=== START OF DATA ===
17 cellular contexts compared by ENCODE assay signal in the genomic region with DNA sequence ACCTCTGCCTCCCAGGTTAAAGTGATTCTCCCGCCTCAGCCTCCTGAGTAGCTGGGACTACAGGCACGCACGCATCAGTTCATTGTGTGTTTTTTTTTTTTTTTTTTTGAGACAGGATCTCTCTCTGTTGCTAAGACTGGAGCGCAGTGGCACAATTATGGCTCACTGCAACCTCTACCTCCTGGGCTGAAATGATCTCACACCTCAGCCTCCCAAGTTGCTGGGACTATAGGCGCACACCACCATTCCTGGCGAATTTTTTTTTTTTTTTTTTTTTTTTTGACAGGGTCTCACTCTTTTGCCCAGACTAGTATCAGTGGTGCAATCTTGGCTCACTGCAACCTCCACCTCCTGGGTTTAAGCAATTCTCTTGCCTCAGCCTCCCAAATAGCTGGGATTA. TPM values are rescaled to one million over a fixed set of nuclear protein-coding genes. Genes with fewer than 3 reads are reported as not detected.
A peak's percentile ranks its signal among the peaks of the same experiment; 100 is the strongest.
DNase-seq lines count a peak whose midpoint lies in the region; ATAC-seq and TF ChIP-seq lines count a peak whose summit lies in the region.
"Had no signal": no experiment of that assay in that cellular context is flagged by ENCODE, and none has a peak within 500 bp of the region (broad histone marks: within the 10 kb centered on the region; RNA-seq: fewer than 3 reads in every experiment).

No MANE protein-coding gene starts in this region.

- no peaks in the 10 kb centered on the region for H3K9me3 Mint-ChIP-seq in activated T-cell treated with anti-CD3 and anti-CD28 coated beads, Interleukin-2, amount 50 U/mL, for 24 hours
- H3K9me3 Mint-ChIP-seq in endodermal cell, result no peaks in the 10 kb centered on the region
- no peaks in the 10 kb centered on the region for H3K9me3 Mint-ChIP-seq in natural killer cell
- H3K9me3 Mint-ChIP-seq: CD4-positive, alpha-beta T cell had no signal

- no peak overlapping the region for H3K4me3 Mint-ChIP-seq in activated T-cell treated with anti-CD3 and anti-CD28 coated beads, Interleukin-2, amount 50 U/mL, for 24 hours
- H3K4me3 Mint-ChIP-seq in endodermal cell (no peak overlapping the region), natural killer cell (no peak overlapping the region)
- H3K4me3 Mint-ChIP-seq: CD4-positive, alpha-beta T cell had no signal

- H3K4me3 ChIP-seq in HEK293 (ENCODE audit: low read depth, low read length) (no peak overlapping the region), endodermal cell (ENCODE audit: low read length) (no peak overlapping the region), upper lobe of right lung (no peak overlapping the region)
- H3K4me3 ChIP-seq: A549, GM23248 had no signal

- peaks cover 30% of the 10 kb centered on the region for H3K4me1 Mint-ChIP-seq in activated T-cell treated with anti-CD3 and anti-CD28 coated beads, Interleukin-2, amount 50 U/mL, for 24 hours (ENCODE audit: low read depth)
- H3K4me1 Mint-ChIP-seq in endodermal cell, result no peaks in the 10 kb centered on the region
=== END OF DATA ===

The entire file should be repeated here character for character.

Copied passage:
17 cellular contexts compared by ENCODE assay signal in the genomic region with DNA sequence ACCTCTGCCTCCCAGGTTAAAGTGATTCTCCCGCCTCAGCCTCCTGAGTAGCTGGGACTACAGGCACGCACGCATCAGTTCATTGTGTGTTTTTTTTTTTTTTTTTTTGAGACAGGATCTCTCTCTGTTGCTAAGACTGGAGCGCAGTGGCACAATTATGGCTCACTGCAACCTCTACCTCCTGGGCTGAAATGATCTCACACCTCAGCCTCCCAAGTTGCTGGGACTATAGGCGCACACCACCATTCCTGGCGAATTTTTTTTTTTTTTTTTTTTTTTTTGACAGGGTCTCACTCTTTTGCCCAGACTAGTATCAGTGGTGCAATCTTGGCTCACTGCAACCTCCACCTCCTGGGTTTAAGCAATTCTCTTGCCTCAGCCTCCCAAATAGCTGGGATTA. TPM values are rescaled to one million over a fixed set of nuclear protein-coding genes. Genes with fewer than 3 reads are reported as not detected.
A peak's percentile ranks its signal among the peaks of the same experiment; 100 is the strongest.
DNase-seq lines count a peak whose midpoint lies in the region; ATAC-seq and TF ChIP-seq lines count a peak whose summit lies in the region.
"Had no signal": no experiment of that assay in that cellular context is flagged by ENCODE, and none has a peak within 500 bp of the region (broad histone marks: within the 10 kb centered on the region; RNA-seq: fewer than 3 reads in every experiment).

No MANE protein-coding gene starts in this region.

- no peaks in the 10 kb centered on the region for H3K9me3 Mint-ChIP-seq in activated T-cell treated with anti-CD3 and anti-CD28 coated beads, Interleukin-2, amount 50 U/mL, for 24 hours
- H3K9me3 Mint-ChIP-seq in endodermal cell, result no peaks in the 10 kb centered on the region
- no peaks in the 10 kb centered on the region for H3K9me3 Mint-ChIP-seq in natural killer cell
- H3K9me3 Mint-ChIP-seq: CD4-positive, alpha-beta T cell had no signal

- no peak overlapping the region for H3K4me3 Mint-ChIP-seq in activated T-cell treated with anti-CD3 and anti-CD28 coated beads, Interleukin-2, amount 50 U/mL, for 24 hours
- H3K4me3 Mint-ChIP-seq in endodermal cell (no peak overlapping the region), natural killer cell (no peak overlapping the region)
- H3K4me3 Mint-ChIP-seq: CD4-positive, alpha-beta T cell had no signal

- H3K4me3 ChIP-seq in HEK293 (ENCODE audit: low read depth, low read length) (no peak overlapping the region), endodermal cell (ENCODE audit: low read length) (no peak overlapping the region), upper lobe of right lung (no peak overlapping the region)
- H3K4me3 ChIP-seq: A549, GM23248 had no signal

- peaks cover 30% of the 10 kb centered on the region for H3K4me1 Mint-ChIP-seq in activated T-cell treated with anti-CD3 and anti-CD28 coated beads, Interleukin-2, amount 50 U/mL, for 24 hours (ENCODE audit: low read depth)
- H3K4me1 Mint-ChIP-seq in endodermal cell, result no peaks in the 10 kb centered on the region